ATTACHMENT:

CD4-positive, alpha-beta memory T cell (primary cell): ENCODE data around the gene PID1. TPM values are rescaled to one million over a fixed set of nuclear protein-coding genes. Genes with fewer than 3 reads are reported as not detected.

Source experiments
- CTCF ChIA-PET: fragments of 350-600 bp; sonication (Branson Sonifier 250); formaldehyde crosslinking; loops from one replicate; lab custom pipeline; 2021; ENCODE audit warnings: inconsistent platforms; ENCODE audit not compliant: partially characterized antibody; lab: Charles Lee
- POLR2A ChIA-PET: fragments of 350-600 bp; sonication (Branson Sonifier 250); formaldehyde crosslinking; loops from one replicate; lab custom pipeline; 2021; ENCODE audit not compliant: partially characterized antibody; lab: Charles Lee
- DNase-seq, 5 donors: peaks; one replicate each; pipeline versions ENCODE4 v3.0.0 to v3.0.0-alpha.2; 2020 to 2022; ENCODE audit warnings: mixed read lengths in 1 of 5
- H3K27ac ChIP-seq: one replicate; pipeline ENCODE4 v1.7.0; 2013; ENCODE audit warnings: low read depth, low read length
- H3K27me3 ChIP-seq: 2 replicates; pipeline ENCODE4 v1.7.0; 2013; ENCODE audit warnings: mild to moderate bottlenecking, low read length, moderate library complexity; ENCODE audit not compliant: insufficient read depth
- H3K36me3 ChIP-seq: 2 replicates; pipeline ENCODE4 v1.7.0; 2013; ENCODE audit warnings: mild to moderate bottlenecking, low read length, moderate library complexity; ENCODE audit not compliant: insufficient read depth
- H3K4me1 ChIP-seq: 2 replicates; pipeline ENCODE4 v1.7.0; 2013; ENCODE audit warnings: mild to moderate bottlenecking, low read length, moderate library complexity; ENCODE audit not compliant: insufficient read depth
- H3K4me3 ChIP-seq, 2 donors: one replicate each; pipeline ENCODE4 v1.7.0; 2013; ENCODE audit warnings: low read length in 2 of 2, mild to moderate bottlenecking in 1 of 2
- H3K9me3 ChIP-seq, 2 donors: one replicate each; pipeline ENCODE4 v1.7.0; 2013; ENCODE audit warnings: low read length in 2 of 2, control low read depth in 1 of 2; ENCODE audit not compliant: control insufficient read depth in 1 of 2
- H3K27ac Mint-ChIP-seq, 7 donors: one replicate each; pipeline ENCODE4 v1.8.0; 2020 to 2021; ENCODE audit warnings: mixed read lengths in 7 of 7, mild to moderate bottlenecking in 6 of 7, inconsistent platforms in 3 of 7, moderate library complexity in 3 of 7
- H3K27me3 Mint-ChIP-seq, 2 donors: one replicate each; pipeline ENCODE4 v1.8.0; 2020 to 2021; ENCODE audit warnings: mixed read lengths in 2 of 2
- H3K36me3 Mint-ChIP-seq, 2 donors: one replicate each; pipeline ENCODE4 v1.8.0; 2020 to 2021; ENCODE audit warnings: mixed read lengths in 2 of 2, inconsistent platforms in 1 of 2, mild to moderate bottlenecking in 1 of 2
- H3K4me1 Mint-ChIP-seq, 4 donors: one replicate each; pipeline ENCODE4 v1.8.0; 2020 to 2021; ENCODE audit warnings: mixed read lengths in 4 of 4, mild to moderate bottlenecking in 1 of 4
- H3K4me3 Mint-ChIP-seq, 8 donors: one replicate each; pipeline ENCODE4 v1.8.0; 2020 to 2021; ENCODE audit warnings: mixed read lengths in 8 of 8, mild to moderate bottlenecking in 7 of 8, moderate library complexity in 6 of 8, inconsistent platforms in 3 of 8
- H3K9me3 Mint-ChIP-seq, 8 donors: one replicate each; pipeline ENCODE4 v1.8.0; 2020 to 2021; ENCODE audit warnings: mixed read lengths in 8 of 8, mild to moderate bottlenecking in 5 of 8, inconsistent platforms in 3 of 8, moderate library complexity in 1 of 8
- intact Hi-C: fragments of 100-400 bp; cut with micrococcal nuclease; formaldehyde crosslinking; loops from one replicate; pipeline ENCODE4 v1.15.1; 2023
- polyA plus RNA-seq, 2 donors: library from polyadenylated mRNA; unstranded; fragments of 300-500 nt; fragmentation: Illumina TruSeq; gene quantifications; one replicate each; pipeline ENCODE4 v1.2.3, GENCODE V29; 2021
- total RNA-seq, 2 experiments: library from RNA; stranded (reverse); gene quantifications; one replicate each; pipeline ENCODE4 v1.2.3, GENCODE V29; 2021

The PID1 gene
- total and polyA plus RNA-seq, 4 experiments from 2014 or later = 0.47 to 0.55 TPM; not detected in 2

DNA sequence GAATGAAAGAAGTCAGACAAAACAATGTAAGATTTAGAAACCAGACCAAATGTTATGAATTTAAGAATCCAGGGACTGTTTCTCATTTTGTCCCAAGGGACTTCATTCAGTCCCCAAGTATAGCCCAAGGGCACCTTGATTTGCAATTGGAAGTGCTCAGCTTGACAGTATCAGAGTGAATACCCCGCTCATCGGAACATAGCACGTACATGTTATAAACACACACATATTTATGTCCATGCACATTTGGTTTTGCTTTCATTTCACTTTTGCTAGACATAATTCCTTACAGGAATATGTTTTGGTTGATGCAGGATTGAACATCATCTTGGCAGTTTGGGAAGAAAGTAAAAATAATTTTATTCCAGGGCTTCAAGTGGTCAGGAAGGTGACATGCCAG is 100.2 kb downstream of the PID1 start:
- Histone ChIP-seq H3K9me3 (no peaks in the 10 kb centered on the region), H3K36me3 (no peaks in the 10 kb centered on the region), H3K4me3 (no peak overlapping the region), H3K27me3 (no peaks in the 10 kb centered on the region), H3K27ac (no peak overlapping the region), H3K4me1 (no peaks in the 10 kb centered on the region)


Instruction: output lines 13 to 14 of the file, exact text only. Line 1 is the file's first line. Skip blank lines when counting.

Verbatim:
- H3K27me3 Mint-ChIP-seq, 2 donors: one replicate each; pipeline ENCODE4 v1.8.0; 2020 to 2021; ENCODE audit warnings: mixed read lengths in 2 of 2
- H3K36me3 Mint-ChIP-seq, 2 donors: one replicate each; pipeline ENCODE4 v1.8.0; 2020 to 2021; ENCODE audit warnings: mixed read lengths in 2 of 2, inconsistent platforms in 1 of 2, mild to moderate bottlenecking in 1 of 2